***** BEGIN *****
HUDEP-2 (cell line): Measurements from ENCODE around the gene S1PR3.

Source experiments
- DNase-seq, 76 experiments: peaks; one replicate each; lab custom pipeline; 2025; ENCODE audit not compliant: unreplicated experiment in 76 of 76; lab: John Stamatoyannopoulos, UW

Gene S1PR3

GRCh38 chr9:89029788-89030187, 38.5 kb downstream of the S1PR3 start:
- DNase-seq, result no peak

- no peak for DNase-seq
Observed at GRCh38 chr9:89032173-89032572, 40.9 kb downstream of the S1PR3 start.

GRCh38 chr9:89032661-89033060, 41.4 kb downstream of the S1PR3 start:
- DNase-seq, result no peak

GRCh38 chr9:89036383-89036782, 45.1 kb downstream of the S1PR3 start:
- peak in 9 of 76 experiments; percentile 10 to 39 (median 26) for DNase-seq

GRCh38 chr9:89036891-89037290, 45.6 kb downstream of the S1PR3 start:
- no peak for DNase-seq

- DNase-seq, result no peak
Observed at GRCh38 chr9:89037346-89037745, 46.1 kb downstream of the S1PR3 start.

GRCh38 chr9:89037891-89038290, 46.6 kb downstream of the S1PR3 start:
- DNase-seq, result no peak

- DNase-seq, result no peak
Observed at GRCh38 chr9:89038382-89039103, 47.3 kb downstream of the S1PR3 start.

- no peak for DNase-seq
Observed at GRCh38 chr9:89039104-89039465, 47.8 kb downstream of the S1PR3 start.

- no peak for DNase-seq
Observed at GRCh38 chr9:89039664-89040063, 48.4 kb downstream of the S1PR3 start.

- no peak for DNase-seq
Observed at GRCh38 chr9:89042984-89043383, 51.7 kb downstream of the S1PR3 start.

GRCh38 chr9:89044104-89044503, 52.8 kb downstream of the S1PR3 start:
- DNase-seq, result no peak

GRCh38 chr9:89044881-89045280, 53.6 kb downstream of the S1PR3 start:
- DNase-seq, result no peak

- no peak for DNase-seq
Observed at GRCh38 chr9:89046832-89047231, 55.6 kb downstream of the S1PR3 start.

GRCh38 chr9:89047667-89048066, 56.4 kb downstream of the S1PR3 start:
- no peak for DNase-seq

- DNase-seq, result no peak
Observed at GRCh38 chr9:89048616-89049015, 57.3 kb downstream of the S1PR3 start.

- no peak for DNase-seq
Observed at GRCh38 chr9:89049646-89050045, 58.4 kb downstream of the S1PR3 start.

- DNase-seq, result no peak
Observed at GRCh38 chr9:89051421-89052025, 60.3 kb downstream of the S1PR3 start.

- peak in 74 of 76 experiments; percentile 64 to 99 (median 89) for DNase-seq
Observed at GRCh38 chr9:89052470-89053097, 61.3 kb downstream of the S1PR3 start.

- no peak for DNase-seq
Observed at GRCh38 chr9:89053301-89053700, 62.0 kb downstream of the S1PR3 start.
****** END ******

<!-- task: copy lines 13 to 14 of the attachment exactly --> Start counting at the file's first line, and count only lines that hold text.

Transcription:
GRCh38 chr9:89036891-89037290, 45.6 kb downstream of the S1PR3 start:
- no peak for DNase-seq